Who is Rachel Dolezal?

The 37-year-old was the former president of the Spokane, WA chapter of the NAACP. She resigned on June 15, after controversy about her race arose. 

Dolezal, who has been living as a black woman and has been revealed by her birth parents, who she hasn’t seen in years, as being white, with a heritage that is strictly white-European. 

In an interview with Matt Lauer on June 16, Dolezal said she identifies as black, which is leading to a national discussion about transracism.

What exactly is ‘transracism’?

The literal definition, according to the Oxford English Dictionary, is “across or crossing racial boundaries.” In current social and media circles, however, the word is being used to mean “being born one race but identifying as another.”

So who exactly, then, is Rachel Dolezal?

Honestly, it’s hard to say, as this story is still developing, but here’s what he know so far:

She was born in Montana to Lawrence and Ruthanne Dolezal. Photos of her as a child and teenager show a pale complexion, freckles, and straight blonde hair. Current photos show Dolezal with a dark tan complexion and curly hair, varying in color.

She attended Howard University, a predominantly black school, on a scholarship but did not say she was black, because the application had no such option. Her portfolio, however, was full of African-American portraiture. She earned a Master’s of Fine Arts. Incidentally, she attempted to sue the university in 2002, in part because she felt she was being discriminated against for being white.

Dolezal said she identified as black as early as 5, when she began drawing self-portraits with a brown crayon, rather than a peach one. Her parents also adopted four black children, two of whom she ended up adopting herself. She now calls them “sons.”

In past articles written about her, she was identified as “transracial,” “biracial,” and “black,” saying she never corrected or clarified any of those descriptions. She recently identified herself as “multiracial” on an application to join a police oversight commission in Spokane, and on her application to the NAACP, she claimed to be of black, Native American, and white heritage.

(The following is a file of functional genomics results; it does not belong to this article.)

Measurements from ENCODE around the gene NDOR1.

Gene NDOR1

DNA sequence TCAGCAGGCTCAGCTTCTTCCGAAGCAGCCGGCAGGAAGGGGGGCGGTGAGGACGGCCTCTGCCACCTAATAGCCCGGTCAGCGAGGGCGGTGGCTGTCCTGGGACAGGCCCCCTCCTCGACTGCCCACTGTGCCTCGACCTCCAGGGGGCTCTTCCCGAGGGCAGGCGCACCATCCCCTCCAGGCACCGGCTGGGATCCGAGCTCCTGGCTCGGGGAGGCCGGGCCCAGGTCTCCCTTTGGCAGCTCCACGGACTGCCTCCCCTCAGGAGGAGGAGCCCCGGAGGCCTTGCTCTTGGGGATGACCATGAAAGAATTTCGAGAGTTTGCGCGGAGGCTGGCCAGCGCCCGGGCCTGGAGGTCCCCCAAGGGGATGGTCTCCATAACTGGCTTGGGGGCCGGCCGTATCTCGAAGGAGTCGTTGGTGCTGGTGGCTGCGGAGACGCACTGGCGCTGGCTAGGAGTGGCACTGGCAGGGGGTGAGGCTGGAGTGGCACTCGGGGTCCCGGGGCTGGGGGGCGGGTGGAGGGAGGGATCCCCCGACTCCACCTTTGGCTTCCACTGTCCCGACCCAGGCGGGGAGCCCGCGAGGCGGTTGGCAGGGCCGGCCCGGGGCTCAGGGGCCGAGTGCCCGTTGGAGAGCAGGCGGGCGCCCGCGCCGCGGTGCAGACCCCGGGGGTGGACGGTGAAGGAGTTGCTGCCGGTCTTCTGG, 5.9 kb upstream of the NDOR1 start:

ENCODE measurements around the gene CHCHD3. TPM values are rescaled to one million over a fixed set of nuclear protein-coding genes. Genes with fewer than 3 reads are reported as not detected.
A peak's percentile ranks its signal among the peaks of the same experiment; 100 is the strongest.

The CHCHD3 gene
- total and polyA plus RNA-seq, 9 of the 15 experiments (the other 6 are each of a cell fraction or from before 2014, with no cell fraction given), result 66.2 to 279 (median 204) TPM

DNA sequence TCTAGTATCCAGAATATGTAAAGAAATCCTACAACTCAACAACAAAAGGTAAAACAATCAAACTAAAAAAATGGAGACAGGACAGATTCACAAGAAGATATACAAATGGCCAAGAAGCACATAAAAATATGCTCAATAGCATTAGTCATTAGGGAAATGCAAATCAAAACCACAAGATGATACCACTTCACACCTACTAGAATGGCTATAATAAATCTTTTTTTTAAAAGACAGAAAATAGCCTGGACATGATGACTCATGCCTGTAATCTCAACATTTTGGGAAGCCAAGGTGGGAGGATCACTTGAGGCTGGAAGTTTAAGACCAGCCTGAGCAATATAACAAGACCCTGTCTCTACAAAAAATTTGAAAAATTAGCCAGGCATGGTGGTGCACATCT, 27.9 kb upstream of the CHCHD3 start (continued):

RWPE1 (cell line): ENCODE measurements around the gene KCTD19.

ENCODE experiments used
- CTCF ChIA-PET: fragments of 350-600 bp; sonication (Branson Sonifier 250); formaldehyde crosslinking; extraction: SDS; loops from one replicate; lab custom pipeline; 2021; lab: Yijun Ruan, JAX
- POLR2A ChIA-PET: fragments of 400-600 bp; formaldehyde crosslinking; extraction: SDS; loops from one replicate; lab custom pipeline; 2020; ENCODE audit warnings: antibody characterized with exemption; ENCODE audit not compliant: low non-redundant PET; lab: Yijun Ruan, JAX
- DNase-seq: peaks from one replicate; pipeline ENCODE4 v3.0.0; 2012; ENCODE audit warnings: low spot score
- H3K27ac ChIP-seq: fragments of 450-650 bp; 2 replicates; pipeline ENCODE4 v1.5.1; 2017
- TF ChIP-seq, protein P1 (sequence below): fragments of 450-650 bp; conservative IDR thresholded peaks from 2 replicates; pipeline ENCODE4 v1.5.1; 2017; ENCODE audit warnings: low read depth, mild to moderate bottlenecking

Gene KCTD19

What some supporters are saying:

The discussion of transracism falls hot on the heels of Olympian and reality star Bruce Jenner’s transformation into Caitlyn Jenner, who had millions of staunch supporters: “If someone can identify as a different gender, then why can’t someone identify as a different race?”

MSNBC’s Michael Eric Dyson says that race is “more complicated…as a social construct,” and that in some ways, Dolezal would have more support from black people than even Clarence Thomas, because she promotes the NAACP’s agenda.

Basketball legend Kareem Abdul-Jabbar wrote a column for Time Magazine called “Let Rachel Dolezal Be as Black as She Wants to Be,” saying that the black community is better off because of her efforts, no matter her actual skin color.

What some detractors are saying: 

Being black is not a requirement to be a part of or lead a chapter of the NAACP; however, some critics accuse her of being a con artist while others say she’s wearing permanent blackface. 

After the recent stories of police brutality against the black community, like the deaths of Michael Brown, Freddie Gray, and Eric Garner, many argue that she’s only worsening public perceptions, rather than helping them, and all her accomplishments now mean less had she just been a white woman who was an advocate for blacks. 

For almost two centuries, some black men and women “passed” as white, in an attempt to live a better life. The current argument involving Rachel, however, is that “being black” means coming from a painful and oppressive history, similar to the one that unites the Jewish community, and that it is not only inappropriate, but impossible, to just appropriate that history for one’s self.